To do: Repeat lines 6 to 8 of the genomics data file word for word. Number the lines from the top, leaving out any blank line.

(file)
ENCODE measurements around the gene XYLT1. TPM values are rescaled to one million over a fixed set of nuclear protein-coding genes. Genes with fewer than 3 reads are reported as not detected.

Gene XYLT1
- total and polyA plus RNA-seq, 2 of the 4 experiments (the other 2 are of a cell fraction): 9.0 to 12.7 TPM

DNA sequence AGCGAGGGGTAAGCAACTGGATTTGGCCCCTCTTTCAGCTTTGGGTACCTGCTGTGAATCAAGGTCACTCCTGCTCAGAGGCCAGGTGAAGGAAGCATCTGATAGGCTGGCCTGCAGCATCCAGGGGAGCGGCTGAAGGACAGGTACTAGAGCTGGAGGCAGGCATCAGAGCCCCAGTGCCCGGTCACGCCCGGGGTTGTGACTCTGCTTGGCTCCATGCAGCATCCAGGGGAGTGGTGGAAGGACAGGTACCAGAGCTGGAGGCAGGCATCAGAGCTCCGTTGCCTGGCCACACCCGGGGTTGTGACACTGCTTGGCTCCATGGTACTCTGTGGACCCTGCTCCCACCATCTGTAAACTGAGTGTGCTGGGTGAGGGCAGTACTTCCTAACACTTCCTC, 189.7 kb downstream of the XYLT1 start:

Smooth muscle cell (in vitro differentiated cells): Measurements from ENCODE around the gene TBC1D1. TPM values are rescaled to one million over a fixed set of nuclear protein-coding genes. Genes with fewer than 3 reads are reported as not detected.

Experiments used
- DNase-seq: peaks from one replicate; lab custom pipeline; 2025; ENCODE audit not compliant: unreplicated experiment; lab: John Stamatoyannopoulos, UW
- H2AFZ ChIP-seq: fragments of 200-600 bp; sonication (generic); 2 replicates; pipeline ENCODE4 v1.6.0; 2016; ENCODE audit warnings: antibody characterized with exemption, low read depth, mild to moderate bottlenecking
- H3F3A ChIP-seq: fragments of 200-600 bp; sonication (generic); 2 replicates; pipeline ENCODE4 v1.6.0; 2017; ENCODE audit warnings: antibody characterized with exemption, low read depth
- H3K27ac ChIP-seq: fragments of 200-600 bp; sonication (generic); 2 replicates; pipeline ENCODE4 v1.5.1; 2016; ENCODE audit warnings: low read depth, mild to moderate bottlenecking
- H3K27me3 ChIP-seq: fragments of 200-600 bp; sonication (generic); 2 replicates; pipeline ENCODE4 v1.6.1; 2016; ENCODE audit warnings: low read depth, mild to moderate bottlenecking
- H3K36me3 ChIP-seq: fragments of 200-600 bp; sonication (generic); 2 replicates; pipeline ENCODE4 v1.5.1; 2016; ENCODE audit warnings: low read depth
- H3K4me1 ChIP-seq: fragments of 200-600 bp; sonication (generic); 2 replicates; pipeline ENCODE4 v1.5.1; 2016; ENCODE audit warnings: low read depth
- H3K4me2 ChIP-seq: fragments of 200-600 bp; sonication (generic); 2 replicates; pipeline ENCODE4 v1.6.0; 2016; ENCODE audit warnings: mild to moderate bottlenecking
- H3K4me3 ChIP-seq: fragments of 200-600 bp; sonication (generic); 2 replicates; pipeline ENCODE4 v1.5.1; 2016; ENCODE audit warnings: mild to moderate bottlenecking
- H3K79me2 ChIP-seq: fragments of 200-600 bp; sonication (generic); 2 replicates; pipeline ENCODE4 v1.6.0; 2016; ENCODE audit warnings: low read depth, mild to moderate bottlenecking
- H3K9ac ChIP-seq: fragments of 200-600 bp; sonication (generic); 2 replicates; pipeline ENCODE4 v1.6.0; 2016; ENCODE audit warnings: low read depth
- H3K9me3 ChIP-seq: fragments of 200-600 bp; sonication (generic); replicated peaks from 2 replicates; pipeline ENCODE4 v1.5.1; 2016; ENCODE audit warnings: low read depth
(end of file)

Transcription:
Experiments used
- DNase-seq: peaks from one replicate; lab custom pipeline; 2025; ENCODE audit not compliant: unreplicated experiment; lab: John Stamatoyannopoulos, UW
- H2AFZ ChIP-seq: fragments of 200-600 bp; sonication (generic); 2 replicates; pipeline ENCODE4 v1.6.0; 2016; ENCODE audit warnings: antibody characterized with exemption, low read depth, mild to moderate bottlenecking